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  • Author or Editor: T. Cameron Wild x
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Background and aims

The aims of this study were (a) to describe the prevalence of single versus multiple addiction problems in a large representative sample and (b) to identify distinct subgroups of people experiencing substance-related and behavioral addiction problems.

Methods

A random sample of 6,000 respondents from Alberta, Canada, completed survey items assessing self-attributed problems experienced in the past year with four substances (alcohol, tobacco, marijuana, and cocaine) and six behaviors (gambling, eating, shopping, sex, video gaming, and work). Hierarchical cluster analyses were used to classify patterns of co-occurring addiction problems on an analytic subsample of 2,728 respondents (1,696 women and 1032 men; M age = 45.1 years, SD age = 13.5 years) who reported problems with one or more of the addictive behaviors in the previous year.

Results

In the total sample, 49.2% of the respondents reported zero, 29.8% reported one, 13.1% reported two, and 7.9% reported three or more addiction problems in the previous year. Cluster-analytic results suggested a 7-group solution. Members of most clusters were characterized by multiple addiction problems; the average number of past year addictive behaviors in cluster members ranged between 1 (Cluster II: excessive eating only) and 2.5 (Cluster VII: excessive video game playing with the frequent co-occurrence of smoking, excessive eating and work).

Discussion and conclusions

Our findings replicate previous results indicating that about half of the adult population struggles with at least one excessive behavior in a given year; however, our analyses revealed a higher number of co-occurring addiction clusters than typically found in previous studies.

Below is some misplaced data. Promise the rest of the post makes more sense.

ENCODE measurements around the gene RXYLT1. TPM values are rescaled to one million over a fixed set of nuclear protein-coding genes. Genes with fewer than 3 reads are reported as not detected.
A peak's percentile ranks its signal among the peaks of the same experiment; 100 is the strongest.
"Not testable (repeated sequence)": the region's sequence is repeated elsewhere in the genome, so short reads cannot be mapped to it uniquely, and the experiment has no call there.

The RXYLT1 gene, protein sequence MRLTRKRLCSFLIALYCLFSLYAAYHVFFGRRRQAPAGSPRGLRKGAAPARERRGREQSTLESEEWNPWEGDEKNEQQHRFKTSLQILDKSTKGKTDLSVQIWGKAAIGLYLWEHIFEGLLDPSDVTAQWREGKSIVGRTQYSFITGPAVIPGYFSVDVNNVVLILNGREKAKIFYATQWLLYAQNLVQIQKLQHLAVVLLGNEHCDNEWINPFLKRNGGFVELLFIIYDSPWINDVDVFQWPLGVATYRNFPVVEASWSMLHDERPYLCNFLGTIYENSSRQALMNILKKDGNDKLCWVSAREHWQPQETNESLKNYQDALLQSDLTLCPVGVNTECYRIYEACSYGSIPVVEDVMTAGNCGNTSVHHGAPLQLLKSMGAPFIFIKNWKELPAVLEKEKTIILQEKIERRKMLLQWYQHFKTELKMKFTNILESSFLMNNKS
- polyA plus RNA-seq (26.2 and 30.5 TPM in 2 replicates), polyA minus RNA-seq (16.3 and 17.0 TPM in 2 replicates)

Open access

Abstract

Background and aims

The Brief Screener for Substance and Behavioral Addictions (SSBAs) was developed to assess a common addiction construct across four substances (alcohol, tobacco, cannabis, and cocaine), and six behaviors (gambling, shopping, videogaming, eating, sexual activity, and working) using a lay epidemiology perspective. This paper extends our previous work by examining the predictive utility of the SSBA to identify self-attributed addiction problems.

Method

Participants (N = 6,000) were recruited in Canada using quota sampling methods. Receiver Operating Characteristics (ROCs) analyses were conducted, and thresholds established for each target behavior's subscale to predict self-attributed problems with these substances and behaviors. For each substance and behavior, regression models compared overall classification accuracy and model fit when lay epidemiologic indicators assessed using the SSBA were compared with validated screening measures to predict selfattributed problems.

Results

ROC analyses indicted moderate to high diagnostic accuracy (Area under the curves (AUCs) 0.73–0.94) across SSBA subscales. Thresholds for identifying self-attributed problems were 3 for six of the subscales (alcohol, tobacco, cannabis, cocaine, shopping, and gaming), and 2 for the remaining four behaviors (gambling, eating, sexual activity, and working). Compared to other instruments assessing addiction problems, models using the SSBA provided equivalent or better model fit, and overall had higher classification accuracy in the prediction of self-attributed problems.

Discussion and conclusions

The SSBA is a viable screening tool for problematic engagement across ten potentially addictive behaviors. Where longer screening tools are not appropriate, the SSBA may be used to identify individuals who would benefit from further assessment.

Open access